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Cobb Mayors Blame Cupid for Mediation over Service Delivery, Issue Statement


Days after the announcement that Cobb County and six of its cities will soon begin official mediation over the highly contested service delivery strategy (SDS) agreements, Cobb’s mayors are pointing the finger at Chair Lisa Cupid and her paid consultants/advisor for the unprecedented legal battle in which they find themselves in, as they try to protect citizens in their respective cities from double taxation.

Mayors of six of Cobb’s seven cities – Acworth, Austell, Kennesaw, Marietta, Powder Springs, and Smyrna – continue their criticism of the unprecedented actions taken by Chair Lisa Cupid and the county government to zero out service 489 agreements.

Placing the blame on Cupid and the county, the mayors issued a unified statement saying: “The cities want to emphasize to constituents that we’re not in this fix because of procrastination,” said Powder Springs Mayor Al Thurman. “We worked in good faith long before the deadline.” 

The 489 agreements outline how much the county reimburses each city for essential services they provide — like police, fire, and water — to ensure there is no “double taxation” of citizens.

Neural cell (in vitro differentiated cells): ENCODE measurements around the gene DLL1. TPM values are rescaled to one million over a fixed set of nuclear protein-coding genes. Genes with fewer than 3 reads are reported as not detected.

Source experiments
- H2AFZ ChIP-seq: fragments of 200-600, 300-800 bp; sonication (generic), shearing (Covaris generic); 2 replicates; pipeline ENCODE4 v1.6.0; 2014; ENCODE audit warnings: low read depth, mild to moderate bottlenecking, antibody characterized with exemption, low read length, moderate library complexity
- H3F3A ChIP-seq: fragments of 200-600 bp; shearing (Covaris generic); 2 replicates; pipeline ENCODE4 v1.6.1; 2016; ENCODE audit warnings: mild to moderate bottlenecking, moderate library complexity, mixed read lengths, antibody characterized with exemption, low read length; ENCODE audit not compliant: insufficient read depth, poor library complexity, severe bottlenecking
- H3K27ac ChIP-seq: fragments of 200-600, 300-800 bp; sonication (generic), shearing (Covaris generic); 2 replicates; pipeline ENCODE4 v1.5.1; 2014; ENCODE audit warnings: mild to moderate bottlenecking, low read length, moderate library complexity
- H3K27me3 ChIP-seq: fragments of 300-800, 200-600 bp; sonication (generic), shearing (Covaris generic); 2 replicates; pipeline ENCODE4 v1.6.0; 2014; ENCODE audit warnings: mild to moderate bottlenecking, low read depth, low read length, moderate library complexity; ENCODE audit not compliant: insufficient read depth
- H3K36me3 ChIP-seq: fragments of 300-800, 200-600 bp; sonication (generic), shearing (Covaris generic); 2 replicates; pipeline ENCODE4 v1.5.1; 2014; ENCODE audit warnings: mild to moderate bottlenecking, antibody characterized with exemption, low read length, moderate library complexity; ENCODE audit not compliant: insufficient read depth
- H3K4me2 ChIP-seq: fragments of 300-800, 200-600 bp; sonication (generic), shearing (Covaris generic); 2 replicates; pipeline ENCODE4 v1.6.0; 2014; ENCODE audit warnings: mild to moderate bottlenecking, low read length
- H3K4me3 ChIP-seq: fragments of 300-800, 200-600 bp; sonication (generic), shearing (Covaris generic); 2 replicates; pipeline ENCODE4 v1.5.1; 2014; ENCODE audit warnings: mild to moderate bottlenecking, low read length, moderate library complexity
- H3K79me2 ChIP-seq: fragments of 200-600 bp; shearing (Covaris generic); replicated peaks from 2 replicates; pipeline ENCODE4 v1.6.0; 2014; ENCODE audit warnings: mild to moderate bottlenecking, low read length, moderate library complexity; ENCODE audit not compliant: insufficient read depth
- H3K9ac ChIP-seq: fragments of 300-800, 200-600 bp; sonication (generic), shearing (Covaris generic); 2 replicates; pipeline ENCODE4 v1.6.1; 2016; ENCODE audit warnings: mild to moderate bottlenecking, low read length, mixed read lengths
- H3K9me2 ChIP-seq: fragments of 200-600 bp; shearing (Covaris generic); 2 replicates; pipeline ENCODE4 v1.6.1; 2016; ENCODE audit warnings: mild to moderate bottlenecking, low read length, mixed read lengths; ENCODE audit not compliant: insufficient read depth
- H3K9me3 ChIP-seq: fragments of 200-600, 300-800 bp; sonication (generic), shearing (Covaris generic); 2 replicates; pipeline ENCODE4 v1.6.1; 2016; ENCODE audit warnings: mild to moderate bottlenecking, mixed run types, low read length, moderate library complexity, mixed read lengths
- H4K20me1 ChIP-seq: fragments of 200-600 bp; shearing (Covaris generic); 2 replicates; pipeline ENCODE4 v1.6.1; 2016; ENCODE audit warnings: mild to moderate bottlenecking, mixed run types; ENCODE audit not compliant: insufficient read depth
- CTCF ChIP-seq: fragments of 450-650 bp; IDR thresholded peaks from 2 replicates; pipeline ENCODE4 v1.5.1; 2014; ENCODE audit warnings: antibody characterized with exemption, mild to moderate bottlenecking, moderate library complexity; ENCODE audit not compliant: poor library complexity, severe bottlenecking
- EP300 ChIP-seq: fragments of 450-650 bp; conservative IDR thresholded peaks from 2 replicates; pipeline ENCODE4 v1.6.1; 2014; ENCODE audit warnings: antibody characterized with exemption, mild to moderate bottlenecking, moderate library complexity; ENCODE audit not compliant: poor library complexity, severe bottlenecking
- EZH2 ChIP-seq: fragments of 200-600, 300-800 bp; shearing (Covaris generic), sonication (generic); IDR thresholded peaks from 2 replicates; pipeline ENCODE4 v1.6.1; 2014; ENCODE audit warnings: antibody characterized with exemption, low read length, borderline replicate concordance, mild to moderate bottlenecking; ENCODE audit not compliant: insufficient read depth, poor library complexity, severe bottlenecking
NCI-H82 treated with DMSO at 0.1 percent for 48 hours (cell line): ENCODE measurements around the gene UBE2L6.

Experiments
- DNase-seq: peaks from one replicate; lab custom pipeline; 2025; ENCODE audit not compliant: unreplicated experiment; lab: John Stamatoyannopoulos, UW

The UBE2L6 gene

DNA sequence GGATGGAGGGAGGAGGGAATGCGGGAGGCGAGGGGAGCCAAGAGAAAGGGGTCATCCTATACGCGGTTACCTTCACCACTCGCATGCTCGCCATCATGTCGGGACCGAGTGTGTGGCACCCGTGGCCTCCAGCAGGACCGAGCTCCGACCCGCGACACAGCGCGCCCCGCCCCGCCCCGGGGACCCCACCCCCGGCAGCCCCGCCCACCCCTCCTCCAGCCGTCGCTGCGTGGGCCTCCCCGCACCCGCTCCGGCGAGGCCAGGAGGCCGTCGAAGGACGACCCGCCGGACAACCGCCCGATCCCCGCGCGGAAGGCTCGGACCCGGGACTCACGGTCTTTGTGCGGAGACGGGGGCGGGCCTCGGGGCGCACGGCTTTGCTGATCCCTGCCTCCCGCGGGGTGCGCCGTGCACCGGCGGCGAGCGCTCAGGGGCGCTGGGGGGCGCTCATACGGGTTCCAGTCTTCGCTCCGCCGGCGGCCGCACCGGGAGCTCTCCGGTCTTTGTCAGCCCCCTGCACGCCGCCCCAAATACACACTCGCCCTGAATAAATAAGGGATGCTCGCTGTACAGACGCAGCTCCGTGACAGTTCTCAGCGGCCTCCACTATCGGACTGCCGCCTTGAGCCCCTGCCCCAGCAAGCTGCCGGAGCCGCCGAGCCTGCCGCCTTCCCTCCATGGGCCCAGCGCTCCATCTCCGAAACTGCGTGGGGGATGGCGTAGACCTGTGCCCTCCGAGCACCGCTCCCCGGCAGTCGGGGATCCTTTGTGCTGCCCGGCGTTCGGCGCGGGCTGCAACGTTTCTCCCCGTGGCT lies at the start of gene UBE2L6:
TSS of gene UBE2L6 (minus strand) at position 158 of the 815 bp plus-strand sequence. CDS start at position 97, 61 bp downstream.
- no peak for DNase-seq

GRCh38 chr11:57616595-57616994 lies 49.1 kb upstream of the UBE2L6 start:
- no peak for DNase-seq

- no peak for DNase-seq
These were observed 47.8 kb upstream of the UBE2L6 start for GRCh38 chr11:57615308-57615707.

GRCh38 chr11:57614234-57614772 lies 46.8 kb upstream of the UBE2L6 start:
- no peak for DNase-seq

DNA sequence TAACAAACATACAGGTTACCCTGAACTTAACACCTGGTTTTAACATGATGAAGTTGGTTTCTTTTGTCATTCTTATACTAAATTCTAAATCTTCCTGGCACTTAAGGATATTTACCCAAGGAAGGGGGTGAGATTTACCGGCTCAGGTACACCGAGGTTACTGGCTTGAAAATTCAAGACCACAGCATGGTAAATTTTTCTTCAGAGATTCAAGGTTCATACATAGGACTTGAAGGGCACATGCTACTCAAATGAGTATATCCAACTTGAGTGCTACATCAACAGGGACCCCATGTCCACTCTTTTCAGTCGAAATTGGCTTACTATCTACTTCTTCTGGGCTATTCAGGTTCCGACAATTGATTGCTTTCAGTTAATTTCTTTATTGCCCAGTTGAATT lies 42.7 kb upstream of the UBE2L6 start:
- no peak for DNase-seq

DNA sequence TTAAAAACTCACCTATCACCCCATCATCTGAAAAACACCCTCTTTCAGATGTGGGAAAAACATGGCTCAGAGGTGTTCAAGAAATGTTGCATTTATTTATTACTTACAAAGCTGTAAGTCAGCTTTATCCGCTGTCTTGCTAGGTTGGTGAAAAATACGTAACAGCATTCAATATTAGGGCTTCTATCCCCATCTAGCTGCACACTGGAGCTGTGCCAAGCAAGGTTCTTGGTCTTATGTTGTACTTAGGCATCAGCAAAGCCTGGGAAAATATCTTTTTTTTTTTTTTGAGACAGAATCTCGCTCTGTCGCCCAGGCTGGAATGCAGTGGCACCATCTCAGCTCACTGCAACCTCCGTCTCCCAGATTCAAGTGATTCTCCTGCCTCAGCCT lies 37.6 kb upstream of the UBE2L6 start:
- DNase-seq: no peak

Expressing their frustration and disappointment in Cupid and her decision-making, the mayors are taking a proactive approach by seeking legal counsel and remaining united on the issue. On the sideline watching this play out is the new city of Mableton, which is not involved as it is still in the midst of transitioning services from the County to the City, but they are paying close attention to the positions taken by fellow mayors to ensure citizens are not double-taxed.

Spotlight reported months ago that the mayors found Cupid’s proposal of zero dollars reimbursement as “insulting,” “very offensive,” and an act of “bad faith.” Cupid’s position, fueled by her consultant, has been a non-starter for the mayors, which has led to mediation.

The county and six of its seven cities have until Oct. 31 to reach an agreement about the value of those services. But after nearly two years of discussion, the zero-dollar proposal from the county has pushed the cities to seek legal representation to find a middle ground before time runs out.

Acworth Mayor Tommy Allegood said, “The cities are simply looking to continue a fair-to-all, time-tested and proven method that has worked for decades in Cobb County. Cobb city residents pay county taxes at the same rate as those who live in unincorporated areas, and the county and cities have long agreed that the county would offset the cost of services to prevent city residents from getting double-taxed on services such as police departments, which are a huge portion of our city budgets.”

The county is attempting to blame the mayors for the delay as reflected in their statement.  The reason for the standstill, according to the county, is that six of Cobb’s seven cities — are asking that Cobb “pay them substantially more money.”


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